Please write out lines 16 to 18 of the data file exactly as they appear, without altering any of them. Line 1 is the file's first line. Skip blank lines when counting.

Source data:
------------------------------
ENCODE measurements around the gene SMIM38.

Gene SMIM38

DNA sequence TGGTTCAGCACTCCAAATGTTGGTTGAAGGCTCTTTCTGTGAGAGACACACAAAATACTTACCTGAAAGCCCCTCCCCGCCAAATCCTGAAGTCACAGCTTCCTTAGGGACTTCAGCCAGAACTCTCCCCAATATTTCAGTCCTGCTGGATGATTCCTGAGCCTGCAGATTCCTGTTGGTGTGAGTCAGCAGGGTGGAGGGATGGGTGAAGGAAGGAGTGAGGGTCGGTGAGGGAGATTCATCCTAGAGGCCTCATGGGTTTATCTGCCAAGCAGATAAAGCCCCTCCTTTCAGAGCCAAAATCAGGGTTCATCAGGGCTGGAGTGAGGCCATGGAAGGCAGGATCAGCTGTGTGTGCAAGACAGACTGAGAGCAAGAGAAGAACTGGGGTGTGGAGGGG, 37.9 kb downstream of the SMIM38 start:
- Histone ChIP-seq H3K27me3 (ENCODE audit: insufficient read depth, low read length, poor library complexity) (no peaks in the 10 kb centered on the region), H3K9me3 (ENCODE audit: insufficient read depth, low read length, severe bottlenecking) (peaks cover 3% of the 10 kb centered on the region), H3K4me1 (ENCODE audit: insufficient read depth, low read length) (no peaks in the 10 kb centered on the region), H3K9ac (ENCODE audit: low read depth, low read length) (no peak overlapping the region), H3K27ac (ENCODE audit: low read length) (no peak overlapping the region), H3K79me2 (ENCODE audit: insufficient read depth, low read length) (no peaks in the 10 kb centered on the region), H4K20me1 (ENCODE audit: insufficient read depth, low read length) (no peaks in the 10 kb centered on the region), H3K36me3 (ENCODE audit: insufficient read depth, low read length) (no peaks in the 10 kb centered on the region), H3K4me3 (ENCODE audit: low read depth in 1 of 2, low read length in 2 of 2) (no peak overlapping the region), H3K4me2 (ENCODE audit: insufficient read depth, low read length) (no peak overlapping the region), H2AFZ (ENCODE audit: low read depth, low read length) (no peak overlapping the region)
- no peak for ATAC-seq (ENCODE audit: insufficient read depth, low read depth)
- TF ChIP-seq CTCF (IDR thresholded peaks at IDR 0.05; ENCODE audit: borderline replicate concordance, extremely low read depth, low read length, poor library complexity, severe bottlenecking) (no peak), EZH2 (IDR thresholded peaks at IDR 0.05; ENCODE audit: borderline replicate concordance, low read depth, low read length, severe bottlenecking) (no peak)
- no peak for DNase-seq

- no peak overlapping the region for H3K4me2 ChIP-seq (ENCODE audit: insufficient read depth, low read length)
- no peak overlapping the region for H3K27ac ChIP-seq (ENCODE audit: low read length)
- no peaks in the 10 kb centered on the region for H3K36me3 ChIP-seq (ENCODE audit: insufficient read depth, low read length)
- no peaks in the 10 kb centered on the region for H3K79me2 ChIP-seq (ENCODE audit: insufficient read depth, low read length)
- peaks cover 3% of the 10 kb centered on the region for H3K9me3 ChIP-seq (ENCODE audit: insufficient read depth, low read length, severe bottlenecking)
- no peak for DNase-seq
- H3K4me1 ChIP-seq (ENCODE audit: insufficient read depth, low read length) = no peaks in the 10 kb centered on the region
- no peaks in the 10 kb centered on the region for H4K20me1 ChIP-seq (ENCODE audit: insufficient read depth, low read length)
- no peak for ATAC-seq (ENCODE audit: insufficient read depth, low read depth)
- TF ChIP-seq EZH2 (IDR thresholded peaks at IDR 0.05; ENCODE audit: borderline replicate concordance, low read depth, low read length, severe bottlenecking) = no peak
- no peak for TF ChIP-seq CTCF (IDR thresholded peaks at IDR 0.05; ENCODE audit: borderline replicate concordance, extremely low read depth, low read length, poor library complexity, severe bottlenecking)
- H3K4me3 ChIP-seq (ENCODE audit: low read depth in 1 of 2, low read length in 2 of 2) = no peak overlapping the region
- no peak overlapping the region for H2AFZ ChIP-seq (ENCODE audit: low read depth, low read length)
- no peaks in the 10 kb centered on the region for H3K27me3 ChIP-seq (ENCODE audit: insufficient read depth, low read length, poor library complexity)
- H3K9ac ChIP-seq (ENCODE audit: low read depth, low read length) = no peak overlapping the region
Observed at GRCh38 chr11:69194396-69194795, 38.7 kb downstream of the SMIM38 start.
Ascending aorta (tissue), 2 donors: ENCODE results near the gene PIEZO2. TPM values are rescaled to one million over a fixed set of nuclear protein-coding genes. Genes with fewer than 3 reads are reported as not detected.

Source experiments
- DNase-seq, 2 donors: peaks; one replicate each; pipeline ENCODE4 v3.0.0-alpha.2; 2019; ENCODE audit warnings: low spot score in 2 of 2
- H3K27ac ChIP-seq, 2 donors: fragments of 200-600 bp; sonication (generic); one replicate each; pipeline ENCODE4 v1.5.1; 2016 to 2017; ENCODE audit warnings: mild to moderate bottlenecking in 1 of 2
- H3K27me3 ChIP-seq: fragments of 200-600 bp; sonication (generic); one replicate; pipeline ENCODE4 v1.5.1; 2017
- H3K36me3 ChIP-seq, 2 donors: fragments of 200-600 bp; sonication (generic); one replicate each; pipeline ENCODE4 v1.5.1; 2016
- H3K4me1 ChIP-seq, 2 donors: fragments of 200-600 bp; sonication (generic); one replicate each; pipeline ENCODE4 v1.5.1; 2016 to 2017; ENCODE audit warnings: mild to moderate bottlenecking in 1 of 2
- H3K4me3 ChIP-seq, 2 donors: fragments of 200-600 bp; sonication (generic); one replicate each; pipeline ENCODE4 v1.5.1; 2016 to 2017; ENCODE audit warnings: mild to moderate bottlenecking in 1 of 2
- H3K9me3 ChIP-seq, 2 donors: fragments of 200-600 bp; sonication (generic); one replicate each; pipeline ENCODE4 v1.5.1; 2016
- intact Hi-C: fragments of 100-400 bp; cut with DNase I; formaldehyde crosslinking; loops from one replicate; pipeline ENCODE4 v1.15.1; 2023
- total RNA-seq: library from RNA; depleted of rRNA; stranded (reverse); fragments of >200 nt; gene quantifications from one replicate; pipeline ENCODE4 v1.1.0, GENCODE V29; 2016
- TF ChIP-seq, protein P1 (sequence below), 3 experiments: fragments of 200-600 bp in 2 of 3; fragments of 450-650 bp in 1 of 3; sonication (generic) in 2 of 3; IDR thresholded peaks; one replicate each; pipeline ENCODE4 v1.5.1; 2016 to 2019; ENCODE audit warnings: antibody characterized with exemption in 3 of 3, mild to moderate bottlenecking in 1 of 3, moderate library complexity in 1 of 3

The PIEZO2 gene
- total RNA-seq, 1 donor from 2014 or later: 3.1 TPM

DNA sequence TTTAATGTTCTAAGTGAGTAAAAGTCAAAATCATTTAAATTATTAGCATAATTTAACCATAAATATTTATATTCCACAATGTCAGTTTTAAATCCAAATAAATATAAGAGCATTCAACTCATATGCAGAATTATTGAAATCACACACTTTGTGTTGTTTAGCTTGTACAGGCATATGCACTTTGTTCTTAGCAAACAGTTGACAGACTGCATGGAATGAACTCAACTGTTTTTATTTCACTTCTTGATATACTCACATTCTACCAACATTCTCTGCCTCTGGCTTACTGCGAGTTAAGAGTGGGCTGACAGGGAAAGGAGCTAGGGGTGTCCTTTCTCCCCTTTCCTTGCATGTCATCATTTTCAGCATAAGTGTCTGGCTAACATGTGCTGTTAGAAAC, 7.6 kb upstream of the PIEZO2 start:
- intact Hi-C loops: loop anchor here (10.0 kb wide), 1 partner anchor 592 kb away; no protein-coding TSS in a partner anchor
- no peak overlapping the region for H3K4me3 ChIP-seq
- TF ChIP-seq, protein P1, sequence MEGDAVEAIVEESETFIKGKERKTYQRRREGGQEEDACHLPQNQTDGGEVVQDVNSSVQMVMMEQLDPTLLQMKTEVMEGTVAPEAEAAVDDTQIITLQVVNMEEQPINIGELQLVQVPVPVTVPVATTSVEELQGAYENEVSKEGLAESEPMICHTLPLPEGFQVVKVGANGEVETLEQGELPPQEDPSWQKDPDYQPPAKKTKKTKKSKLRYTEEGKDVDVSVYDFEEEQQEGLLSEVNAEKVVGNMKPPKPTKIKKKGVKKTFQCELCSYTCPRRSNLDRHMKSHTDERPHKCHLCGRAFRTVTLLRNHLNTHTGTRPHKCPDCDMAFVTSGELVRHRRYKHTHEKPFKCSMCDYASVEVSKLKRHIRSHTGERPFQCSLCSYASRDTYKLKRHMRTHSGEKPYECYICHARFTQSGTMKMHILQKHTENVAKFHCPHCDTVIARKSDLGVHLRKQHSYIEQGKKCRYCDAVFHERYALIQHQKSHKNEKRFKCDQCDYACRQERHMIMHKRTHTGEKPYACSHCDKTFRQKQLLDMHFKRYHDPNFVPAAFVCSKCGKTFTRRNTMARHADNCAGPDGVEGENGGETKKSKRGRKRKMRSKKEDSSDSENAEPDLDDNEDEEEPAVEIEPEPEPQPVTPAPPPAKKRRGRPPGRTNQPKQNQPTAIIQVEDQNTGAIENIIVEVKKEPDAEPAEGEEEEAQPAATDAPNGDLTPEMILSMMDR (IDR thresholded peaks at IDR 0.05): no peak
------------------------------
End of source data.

- no peak for ATAC-seq (ENCODE audit: insufficient read depth, low read depth)
- TF ChIP-seq EZH2 (IDR thresholded peaks at IDR 0.05; ENCODE audit: borderline replicate concordance, low read depth, low read length, severe bottlenecking) = no peak
- no peak for TF ChIP-seq CTCF (IDR thresholded peaks at IDR 0.05; ENCODE audit: borderline replicate concordance, extremely low read depth, low read length, poor library complexity, severe bottlenecking)